The Week That Was: Christie’s and Sotheby’s Evening Auctions Shootout | BLOUIN ARTINFO
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The Week That Was: Christie’s and Sotheby’s Evening Auctions Shootout

The Week That Was: Christie’s and Sotheby’s Evening Auctions Shootout
(© Blouin Art Sales Index)

Last week saw four high-profile evening auctions organized by Christie’s and Sotheby’s New York, garnering a total sale of $1.8 Billion. These were:
·         Impressionist and Modern Art Evening Sales- Christie’s New York, Nov 13, 2017.
·         Impressionist and Modern Art Evening Sales- Sotheby’s New York, Nov 14, 2017.
·         Post-War and Contemporary Art Evening Sale- Christie’s New York Nov 15, 2017.

·         Contemporary Art Evening Auction – Sotheby’s New York, Nov, 16, 2017.
BLOUIN ARTINFO takes this opportunity to present a comparative analysis of the similar themed auctions at both auction houses. The analysis covers the following:
·           Total sales realized and sale volume.
·         Bought-in rates at both auctions.
·         Price estimation accuracy of the auction houses.
·         Big Sales: Relative share of artworks selling for more than $10 Million.
·         Top 10 artworks sold by auction.
·         Artist overlap at both auctions.
·         What about the commission/buyer’s premium?
A Summary

Total Artworks Sold And Total Sales Garnered in Both Auctions.
Christie’s clocked 116 percent more sales than Sotheby’s in both auctions put together. We admit a big portion of the difference is because of “Salvator Mundi” by Leonardo da Vinci.
Bought-ins Rates at Both the Auctions
Both the auction houses had similar bought-ins rates. The only exception was Christie’s Post-War & Contemporary Art evening auction, which had a slightly higher bought-in rate at 16 percent. Is it the "Salvator Mundi" effect?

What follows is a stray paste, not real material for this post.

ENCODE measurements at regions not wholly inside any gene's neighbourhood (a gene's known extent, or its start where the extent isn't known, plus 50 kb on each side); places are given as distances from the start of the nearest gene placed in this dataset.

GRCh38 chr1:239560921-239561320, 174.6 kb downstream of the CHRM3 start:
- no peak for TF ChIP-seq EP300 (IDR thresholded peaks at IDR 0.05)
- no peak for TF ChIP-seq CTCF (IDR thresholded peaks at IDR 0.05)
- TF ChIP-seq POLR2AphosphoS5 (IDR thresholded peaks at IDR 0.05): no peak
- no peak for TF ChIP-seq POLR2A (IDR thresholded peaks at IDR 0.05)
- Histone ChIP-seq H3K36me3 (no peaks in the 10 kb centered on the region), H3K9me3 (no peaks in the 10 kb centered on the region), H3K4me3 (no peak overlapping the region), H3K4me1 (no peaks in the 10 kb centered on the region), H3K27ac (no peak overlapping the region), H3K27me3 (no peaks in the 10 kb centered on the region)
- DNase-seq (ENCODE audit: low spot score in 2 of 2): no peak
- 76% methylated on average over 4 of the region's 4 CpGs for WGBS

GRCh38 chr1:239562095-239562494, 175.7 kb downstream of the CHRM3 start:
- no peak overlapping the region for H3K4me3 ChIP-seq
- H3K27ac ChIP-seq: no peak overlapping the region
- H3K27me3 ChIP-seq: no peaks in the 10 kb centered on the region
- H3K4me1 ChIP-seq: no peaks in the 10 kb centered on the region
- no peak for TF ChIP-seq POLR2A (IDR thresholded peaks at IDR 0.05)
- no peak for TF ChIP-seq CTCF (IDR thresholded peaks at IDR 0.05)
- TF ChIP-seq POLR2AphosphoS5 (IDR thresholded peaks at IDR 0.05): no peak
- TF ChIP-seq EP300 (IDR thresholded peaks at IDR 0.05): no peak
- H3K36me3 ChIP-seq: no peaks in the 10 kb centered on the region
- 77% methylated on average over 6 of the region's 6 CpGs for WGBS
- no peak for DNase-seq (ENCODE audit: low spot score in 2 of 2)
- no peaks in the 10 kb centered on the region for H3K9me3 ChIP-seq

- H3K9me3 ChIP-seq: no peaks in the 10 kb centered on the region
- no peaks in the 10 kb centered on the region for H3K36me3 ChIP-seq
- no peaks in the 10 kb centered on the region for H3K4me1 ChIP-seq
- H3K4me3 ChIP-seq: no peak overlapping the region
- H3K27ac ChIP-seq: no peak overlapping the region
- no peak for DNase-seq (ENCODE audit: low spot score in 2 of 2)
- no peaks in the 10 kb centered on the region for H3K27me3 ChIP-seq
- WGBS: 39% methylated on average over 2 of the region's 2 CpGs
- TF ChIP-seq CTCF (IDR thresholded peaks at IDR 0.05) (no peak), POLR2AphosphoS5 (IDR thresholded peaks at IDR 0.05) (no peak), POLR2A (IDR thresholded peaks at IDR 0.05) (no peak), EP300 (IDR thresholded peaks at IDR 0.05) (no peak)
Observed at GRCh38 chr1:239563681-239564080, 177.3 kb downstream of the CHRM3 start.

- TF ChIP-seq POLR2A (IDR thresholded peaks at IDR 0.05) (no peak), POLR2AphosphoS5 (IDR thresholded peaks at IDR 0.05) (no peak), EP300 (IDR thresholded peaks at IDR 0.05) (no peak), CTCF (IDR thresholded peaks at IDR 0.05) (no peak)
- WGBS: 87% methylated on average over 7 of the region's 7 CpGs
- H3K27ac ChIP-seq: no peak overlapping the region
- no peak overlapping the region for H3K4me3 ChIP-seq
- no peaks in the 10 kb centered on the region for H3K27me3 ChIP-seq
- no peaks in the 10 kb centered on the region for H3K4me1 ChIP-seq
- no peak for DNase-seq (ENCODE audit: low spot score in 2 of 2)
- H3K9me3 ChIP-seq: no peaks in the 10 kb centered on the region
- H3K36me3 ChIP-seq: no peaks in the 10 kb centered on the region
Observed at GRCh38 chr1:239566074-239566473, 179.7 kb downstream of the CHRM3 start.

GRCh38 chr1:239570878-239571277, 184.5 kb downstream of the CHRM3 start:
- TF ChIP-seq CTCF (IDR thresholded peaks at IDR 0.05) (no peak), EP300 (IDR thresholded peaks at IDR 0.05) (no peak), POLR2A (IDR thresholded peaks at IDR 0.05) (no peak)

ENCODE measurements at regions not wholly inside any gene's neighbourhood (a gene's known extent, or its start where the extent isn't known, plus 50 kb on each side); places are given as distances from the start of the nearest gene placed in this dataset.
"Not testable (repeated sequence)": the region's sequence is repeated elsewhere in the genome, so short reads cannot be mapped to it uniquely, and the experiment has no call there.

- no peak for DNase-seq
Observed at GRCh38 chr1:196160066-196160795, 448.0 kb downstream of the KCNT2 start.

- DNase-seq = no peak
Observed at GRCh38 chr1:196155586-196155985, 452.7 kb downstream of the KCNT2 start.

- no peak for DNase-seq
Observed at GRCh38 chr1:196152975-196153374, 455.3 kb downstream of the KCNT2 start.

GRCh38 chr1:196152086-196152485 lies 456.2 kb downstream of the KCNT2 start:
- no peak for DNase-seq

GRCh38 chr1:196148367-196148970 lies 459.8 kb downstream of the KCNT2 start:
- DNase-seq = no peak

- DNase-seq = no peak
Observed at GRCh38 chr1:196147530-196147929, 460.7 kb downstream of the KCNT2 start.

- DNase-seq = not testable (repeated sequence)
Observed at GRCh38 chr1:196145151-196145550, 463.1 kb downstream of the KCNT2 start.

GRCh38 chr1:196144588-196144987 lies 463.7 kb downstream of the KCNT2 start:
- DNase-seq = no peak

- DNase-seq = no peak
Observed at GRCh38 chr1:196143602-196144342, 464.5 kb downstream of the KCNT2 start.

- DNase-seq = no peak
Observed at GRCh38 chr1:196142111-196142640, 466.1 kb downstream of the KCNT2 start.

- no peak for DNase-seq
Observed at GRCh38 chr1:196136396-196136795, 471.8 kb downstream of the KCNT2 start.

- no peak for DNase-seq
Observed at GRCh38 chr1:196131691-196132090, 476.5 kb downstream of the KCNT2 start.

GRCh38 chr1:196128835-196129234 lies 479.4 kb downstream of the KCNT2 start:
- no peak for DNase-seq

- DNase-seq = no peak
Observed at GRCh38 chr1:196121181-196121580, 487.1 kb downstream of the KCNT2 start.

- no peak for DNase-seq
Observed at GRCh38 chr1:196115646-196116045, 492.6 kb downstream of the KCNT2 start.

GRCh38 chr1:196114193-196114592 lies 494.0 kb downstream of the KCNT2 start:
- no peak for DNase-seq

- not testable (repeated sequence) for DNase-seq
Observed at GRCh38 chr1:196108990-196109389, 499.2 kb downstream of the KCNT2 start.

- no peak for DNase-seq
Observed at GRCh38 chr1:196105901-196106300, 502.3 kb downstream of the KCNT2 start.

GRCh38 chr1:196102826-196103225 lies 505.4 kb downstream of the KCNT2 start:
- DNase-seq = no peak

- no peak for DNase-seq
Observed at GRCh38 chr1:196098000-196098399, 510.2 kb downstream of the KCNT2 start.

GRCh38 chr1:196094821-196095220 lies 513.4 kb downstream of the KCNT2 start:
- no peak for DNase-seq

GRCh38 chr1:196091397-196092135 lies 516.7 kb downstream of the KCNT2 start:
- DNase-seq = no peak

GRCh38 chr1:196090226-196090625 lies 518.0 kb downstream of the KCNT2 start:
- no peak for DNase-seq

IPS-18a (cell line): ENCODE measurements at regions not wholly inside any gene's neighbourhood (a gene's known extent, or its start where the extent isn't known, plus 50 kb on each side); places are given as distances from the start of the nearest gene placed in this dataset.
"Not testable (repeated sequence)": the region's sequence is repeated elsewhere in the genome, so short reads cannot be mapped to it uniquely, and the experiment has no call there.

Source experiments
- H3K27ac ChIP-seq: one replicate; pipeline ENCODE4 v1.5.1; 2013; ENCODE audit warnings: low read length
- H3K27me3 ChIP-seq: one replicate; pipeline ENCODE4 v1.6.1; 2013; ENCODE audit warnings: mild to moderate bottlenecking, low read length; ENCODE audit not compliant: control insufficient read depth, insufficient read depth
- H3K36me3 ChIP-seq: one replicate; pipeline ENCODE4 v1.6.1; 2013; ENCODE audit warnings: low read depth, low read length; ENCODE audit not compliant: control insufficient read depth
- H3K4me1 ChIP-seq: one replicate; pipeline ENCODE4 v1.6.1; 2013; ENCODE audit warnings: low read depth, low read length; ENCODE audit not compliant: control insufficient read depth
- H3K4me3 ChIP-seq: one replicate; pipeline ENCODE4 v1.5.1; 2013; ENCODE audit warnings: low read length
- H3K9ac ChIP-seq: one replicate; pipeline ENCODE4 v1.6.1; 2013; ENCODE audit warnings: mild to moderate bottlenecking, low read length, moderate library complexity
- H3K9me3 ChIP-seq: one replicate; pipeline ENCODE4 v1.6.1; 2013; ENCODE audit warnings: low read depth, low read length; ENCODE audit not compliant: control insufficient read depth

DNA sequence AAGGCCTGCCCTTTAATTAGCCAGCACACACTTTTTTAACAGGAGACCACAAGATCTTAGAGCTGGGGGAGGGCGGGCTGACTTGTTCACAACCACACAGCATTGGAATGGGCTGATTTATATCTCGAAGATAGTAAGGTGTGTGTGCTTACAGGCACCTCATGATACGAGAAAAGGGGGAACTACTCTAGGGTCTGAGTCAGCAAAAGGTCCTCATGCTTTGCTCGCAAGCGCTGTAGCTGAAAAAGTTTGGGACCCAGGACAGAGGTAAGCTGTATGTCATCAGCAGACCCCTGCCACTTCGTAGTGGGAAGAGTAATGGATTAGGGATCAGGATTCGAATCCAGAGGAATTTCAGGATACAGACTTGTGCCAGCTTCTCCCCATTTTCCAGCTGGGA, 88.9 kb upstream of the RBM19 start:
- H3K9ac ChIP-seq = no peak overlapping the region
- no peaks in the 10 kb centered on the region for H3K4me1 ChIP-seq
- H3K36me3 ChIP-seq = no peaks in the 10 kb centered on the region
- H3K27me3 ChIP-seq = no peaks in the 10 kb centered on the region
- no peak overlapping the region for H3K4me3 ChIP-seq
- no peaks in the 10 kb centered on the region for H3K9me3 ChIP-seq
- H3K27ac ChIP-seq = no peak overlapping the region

Price Estimation Accuracy of the Auction Houses
During these sales, Christie’s estimates were more accurate and one stood a greater chance of buying an artwork below the low estimates at Sotheby’s.
Big Sales: Relative Share of Artworks Selling For Over $10 Million
Across the auctions, Christie’s had more artworks selling for more than $10 Million.
Top 10 Artworks Sold by Auction - Christie’s Has Taken the Lead
The Top 3 Artworks Sold in Both Auctions Were at Christie’s.

Artist Overlap at Both Auctions/Auction Houses
A Comparison of Average Sales Prices of Artists Sold at Both Auctions/Auction Houses

While the auction themes are similar, we even find that there were between 25% and 35 % artists whose artworks were sold at both Christie’s and Sotheby’s. Here is a comparison of the average sales prices of these artists.
Contemporary/Post-War Contemporary Art Evening Auctions:
Total number artists was 68 in both auction houses together, and an overlap of 17 artists featured in both. Ten out of 17 artists had a higher average selling prices in Christie’s over Sotheby’s.

Impressionist and Modern Art Evening Auctions:
A total of 53 artists were named in both auction houses's sales, and 17 artists were represented in both. Twelve out of 17 artists had a higher average selling price in Christie’s than at Sotheby’s.

What About The Commission/Buyer’s Premium?

Both the auction houses have similar three-level buyer’s premium commission rates of 25 percent, 20 percent and 12.5 percent, as given below, with the difference in the rate structure in the small band of $3 Million to $4 Million. The net impact of this, for any artwork selling for more than $4 million one ends up paying an additional premium of $75,000 at Christie’s vis-à-vis Sotheby’s. And there were 12 artists whose works sold for more than $4 million apiece in both Christie’s and Sotheby’s.